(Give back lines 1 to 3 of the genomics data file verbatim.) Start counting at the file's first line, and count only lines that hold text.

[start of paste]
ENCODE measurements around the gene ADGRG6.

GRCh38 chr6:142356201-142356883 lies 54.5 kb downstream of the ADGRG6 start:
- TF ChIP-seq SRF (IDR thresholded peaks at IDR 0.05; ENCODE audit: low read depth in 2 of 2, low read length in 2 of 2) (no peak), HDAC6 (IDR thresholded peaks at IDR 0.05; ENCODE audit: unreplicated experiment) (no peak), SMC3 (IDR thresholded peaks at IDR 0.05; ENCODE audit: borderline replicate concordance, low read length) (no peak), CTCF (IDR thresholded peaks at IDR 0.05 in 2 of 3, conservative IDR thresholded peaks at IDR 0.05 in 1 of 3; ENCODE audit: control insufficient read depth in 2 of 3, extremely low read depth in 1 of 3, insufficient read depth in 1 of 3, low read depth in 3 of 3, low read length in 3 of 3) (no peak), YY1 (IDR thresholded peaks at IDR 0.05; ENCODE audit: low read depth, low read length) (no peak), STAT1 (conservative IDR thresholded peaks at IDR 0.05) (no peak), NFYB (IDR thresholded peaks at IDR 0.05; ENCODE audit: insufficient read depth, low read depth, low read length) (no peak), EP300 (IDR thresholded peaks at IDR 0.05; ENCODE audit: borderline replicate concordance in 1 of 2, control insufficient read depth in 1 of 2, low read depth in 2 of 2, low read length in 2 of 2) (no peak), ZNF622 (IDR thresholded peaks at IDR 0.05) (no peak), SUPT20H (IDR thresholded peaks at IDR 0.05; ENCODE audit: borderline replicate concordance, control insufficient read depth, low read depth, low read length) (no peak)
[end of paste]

ENCODE measurements around the gene ADGRG6.

GRCh38 chr6:142356201-142356883 lies 54.5 kb downstream of the ADGRG6 start:
- TF ChIP-seq SRF (IDR thresholded peaks at IDR 0.05; ENCODE audit: low read depth in 2 of 2, low read length in 2 of 2) (no peak), HDAC6 (IDR thresholded peaks at IDR 0.05; ENCODE audit: unreplicated experiment) (no peak), SMC3 (IDR thresholded peaks at IDR 0.05; ENCODE audit: borderline replicate concordance, low read length) (no peak), CTCF (IDR thresholded peaks at IDR 0.05 in 2 of 3, conservative IDR thresholded peaks at IDR 0.05 in 1 of 3; ENCODE audit: control insufficient read depth in 2 of 3, extremely low read depth in 1 of 3, insufficient read depth in 1 of 3, low read depth in 3 of 3, low read length in 3 of 3) (no peak), YY1 (IDR thresholded peaks at IDR 0.05; ENCODE audit: low read depth, low read length) (no peak), STAT1 (conservative IDR thresholded peaks at IDR 0.05) (no peak), NFYB (IDR thresholded peaks at IDR 0.05; ENCODE audit: insufficient read depth, low read depth, low read length) (no peak), EP300 (IDR thresholded peaks at IDR 0.05; ENCODE audit: borderline replicate concordance in 1 of 2, control insufficient read depth in 1 of 2, low read depth in 2 of 2, low read length in 2 of 2) (no peak), ZNF622 (IDR thresholded peaks at IDR 0.05) (no peak), SUPT20H (IDR thresholded peaks at IDR 0.05; ENCODE audit: borderline replicate concordance, control insufficient read depth, low read depth, low read length) (no peak)